A WINCHESTER museum is putting on a unique exhibition on the last duel fought by a British military officer.

Many people will be surprised to learn that it was only a little over a hundreds years ago.

In 1910 the contest was fought in Paris between a young officer in the Rifle Brigade and the husband of a Turkish princess; it was, as far as is known, the last duel ever fought by a British army officer.

The story came to light when the provenance of the sword, a French-made fencing epee, was checked during a review of weapons being conducted by The Royal Green Jackets (Rifles) Museum at Peninsula Barracks in Winchester.

An affair between Lieutenant Norman Leslie and the princess was discovered by her husband, a Turkish foreign envoy, who ‘demanded satisfaction’ after initially threatening to kill Leslie.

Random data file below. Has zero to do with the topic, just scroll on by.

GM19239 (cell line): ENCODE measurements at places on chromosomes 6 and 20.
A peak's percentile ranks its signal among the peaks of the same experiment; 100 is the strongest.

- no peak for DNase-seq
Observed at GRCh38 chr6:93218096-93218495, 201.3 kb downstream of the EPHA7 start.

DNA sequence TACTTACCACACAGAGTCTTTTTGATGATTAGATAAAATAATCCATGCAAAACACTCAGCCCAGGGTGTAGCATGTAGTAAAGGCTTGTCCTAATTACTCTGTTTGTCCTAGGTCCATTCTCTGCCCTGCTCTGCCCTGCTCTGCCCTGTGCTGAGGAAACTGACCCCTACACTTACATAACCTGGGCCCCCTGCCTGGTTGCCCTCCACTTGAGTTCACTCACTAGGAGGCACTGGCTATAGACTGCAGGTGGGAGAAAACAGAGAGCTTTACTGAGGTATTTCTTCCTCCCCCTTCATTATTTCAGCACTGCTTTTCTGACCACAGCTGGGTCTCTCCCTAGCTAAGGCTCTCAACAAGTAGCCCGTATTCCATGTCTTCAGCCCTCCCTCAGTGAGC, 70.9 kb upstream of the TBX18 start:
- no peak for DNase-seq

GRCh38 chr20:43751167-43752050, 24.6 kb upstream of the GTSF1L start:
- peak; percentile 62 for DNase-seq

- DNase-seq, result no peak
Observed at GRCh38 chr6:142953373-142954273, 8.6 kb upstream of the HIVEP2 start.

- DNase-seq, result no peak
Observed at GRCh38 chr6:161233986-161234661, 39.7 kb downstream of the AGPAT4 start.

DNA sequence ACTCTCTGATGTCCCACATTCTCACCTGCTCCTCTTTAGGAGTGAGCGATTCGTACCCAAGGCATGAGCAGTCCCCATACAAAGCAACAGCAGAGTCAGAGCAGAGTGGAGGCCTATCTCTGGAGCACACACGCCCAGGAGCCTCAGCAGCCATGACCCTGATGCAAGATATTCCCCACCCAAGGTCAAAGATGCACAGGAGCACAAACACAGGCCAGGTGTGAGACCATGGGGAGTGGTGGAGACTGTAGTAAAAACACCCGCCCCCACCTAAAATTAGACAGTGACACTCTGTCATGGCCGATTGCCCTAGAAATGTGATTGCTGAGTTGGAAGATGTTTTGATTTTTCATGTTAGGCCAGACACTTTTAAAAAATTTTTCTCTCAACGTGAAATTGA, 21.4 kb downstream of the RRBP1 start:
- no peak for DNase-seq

The duel was arranged in great secrecy as such fights were illegal; it ended after nearly an hour when each duellist had been slightly wounded and a draw was called with honour satisfied.

Norman Leslie was to be killed by a sniper a few years later in October 1914, one of the earlier casualties of the First World War.

The sword will be on display along the story of the last duel in The Kincaid Gallery at The Royal Green Jackets (Rifles) Museum between May 13 and June 2.

Temporary Exhibition in The Kincaid Gallery at The Royal Green Jackets (Rifles) Museum, Winchester.